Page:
How true are hyped predictions that in future you could be asking an algorithm for a raise, instead of your office manager?
Dheeren Velu, who focuses on guiding organisations in adopting artificial intelligence and cognitive technologies, says the reality is a little more nuanced.
“If you look at it, traffic signals, they used to be managed by a police officer that directed traffic, but now we are so used to automated traffic lights,” Director of AI at French Consultancy, Capegemini says.
“We’ll see more of that, when it comes to allocating work,” he says.
“An algorithm can probably do that better – allocating work to the right people – than a traditional manager.”
AI no match for a child
General intelligence, however he explains is still very much the human’s domain.
“It’s when you can do a wide range of tasks.
“We will continue to excel in that whole interpersonal space, creativity, social interaction, leadership – situations which are unpredictable.
“As opposed to very specialised routines, things that you can draw rules and lines around, machines will definitely be much better than us at that. We will continue to excel in general intelligence.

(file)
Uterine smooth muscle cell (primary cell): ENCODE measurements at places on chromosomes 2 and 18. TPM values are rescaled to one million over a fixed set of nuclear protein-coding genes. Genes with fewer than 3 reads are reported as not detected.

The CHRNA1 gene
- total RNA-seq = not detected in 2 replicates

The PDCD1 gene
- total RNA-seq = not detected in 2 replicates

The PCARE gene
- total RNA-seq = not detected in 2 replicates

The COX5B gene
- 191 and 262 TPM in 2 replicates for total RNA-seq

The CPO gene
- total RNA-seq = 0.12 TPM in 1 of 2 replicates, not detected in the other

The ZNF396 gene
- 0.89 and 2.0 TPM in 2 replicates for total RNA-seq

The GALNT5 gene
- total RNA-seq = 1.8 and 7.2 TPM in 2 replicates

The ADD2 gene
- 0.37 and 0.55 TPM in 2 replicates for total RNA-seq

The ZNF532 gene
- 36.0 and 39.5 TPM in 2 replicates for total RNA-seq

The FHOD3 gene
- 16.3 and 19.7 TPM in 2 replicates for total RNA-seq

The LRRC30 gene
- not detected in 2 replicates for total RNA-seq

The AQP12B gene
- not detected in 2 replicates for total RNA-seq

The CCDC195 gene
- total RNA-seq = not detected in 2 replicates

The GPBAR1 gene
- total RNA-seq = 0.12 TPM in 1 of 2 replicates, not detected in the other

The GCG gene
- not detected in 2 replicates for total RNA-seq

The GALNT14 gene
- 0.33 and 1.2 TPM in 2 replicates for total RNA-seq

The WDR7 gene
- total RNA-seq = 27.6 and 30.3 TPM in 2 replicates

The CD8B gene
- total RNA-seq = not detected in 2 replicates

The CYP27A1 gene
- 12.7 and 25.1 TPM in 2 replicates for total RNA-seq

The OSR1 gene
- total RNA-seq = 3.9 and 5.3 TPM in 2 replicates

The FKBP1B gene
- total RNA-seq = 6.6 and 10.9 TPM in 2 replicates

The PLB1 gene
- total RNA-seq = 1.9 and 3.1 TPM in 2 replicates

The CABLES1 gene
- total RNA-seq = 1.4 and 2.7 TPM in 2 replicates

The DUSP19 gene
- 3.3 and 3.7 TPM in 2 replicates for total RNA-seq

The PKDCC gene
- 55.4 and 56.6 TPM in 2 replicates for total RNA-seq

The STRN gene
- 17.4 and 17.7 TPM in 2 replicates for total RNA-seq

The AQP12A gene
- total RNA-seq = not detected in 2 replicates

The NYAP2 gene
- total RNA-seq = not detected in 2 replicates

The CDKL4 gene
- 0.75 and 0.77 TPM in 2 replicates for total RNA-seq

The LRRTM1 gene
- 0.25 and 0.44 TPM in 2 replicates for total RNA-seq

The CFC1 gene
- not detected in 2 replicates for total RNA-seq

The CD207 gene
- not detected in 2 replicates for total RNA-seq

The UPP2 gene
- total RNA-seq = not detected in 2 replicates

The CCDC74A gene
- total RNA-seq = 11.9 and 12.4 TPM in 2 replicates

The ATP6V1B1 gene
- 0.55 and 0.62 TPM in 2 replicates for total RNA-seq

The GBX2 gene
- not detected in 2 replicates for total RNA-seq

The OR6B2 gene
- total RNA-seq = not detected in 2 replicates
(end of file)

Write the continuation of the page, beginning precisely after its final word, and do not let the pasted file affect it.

“We have this unique ability to learn from a certain situation and apply that in another situation.
“My five year old son has more general intelligence than the smartest computer.”
A report into the effects of AI from the Australian Council of Learned Academies, estimates that 3.5 million Australian workers are at high-risk of being displaced by automation between 2015 and 2030.
But Velu says the relationship between humans and AI in the workforce is also one of collaboration.
“Generally as a guide line, there are certain things that we excel at and certain things that machines excel at,” he explains.
“The ability to achieve very specific goals to very specific solutions – we call that specialised intelligence,” he says.
“While the ability to achieve a wide range of goals in a wide range of scenarios, we call that general intelligence.”
“Machines are very good at specialised intelligence.”
As an example he uses a complex algorithm developed by Google’s DeepMind technologies.
“You take AlphaGo, one of the most sophisticated algorithms created.
“It plays the game Go, which is one of the most complex games ever and it won against the human champion, but if you asked that system to play a game of tic-tac-toe it would fail miserably.”